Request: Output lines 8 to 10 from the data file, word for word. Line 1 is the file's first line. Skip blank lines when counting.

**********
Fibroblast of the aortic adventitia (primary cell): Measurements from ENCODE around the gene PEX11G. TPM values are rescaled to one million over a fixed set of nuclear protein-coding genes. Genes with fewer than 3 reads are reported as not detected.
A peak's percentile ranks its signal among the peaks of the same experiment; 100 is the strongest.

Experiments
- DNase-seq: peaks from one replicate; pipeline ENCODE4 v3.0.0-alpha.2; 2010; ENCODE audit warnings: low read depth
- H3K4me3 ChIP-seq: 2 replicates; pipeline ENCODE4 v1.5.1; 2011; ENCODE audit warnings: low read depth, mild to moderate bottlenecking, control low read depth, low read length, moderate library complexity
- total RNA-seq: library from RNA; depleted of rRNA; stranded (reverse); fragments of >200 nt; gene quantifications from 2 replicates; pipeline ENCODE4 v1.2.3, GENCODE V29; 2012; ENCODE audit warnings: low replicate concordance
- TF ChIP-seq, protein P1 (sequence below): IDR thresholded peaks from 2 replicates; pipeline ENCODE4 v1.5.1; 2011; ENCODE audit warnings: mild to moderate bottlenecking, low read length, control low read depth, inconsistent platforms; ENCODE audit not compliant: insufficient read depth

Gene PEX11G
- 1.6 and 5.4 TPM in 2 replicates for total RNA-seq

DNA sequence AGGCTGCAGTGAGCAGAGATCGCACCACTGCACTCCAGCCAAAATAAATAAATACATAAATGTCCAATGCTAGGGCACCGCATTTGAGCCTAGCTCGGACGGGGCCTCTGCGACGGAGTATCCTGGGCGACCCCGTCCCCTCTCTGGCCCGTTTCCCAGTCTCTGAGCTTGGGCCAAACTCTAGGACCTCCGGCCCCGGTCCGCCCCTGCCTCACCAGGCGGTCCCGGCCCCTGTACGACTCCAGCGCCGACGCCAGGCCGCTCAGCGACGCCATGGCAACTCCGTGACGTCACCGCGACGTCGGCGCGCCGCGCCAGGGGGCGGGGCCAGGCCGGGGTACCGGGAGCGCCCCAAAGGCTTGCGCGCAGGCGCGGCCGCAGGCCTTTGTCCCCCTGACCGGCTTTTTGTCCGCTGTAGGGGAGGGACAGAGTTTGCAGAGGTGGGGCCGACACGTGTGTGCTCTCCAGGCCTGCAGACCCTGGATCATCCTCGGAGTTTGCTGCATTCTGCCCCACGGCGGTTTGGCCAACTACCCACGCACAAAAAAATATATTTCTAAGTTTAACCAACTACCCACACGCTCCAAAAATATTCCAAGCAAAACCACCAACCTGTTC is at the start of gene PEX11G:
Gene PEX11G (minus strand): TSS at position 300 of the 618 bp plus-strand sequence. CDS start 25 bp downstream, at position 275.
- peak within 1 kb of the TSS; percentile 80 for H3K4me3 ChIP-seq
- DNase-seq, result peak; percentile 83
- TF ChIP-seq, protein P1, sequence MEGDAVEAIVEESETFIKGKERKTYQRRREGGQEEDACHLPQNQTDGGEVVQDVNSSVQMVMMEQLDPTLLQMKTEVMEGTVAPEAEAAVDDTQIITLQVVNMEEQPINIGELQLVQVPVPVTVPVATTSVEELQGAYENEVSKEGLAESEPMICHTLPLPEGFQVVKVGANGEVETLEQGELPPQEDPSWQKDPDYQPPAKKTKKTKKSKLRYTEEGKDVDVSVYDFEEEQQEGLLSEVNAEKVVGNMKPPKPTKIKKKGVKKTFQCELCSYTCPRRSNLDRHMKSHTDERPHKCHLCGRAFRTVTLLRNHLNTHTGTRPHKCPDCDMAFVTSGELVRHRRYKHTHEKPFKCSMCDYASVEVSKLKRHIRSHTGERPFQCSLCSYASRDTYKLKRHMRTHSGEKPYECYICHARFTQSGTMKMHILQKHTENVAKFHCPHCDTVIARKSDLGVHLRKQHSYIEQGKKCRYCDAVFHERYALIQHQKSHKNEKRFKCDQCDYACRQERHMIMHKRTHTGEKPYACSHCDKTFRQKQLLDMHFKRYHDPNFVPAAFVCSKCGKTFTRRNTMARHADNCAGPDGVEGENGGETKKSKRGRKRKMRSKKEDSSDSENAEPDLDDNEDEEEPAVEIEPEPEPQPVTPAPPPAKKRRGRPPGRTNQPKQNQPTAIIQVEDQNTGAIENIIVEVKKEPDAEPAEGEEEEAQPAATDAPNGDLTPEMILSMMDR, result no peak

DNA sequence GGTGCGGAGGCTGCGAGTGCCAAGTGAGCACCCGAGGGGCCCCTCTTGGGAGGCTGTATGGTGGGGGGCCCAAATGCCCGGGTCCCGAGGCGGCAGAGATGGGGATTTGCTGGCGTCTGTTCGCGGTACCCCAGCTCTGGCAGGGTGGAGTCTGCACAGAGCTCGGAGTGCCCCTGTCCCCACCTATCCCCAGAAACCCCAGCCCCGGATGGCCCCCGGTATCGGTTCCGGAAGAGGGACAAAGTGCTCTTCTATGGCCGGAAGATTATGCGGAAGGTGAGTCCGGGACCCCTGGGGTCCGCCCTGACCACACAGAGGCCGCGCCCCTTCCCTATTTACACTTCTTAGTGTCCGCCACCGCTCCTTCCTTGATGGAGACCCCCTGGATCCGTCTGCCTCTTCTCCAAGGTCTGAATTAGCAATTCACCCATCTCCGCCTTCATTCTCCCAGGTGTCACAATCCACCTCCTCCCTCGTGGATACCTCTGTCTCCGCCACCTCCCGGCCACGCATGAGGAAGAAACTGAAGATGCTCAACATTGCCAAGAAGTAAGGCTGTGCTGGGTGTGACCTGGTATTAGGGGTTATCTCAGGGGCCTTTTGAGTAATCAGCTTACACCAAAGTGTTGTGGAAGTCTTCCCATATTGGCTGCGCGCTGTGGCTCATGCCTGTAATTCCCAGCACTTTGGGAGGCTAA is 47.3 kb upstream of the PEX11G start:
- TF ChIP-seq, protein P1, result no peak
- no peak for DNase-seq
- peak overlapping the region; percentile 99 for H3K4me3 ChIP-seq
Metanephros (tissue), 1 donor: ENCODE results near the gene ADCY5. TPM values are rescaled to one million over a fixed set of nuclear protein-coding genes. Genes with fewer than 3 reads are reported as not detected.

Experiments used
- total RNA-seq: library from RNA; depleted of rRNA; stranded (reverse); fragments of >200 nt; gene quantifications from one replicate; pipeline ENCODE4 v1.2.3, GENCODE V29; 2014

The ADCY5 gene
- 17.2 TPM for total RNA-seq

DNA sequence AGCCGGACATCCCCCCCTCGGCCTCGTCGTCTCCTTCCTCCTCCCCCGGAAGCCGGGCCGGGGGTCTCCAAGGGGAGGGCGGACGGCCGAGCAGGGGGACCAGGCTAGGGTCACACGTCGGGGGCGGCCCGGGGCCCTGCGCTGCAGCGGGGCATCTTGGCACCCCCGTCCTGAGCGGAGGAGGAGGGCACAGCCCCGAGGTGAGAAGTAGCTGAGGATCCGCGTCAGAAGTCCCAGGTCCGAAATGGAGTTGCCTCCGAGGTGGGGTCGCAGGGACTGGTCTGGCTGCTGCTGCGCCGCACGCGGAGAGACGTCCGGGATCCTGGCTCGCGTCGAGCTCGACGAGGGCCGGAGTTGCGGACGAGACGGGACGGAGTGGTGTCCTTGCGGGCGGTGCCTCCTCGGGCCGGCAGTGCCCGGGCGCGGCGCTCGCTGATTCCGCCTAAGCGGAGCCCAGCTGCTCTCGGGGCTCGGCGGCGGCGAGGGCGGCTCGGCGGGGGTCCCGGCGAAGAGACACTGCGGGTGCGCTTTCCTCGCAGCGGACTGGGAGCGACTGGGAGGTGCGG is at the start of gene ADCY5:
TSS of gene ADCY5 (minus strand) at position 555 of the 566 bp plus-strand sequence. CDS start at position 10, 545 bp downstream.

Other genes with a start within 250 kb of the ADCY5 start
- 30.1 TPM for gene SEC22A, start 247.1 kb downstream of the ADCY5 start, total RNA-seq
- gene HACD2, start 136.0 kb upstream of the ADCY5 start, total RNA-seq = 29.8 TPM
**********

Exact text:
Gene PEX11G
- 1.6 and 5.4 TPM in 2 replicates for total RNA-seq

DNA sequence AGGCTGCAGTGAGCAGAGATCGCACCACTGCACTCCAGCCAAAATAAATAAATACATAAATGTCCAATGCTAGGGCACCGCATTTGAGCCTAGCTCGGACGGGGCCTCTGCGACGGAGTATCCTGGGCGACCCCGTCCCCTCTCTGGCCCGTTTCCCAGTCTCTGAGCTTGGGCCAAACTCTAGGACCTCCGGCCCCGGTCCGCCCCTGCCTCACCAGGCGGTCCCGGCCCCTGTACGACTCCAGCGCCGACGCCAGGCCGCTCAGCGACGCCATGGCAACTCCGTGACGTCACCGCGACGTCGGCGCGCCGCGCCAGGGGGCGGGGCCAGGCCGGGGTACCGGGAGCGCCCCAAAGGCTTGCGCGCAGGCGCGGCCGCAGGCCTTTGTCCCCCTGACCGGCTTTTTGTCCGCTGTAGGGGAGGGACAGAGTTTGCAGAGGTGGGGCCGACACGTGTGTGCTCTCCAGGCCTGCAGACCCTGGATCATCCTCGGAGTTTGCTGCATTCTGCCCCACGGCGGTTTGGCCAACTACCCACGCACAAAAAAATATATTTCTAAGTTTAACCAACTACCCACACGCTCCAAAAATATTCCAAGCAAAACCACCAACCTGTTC is at the start of gene PEX11G: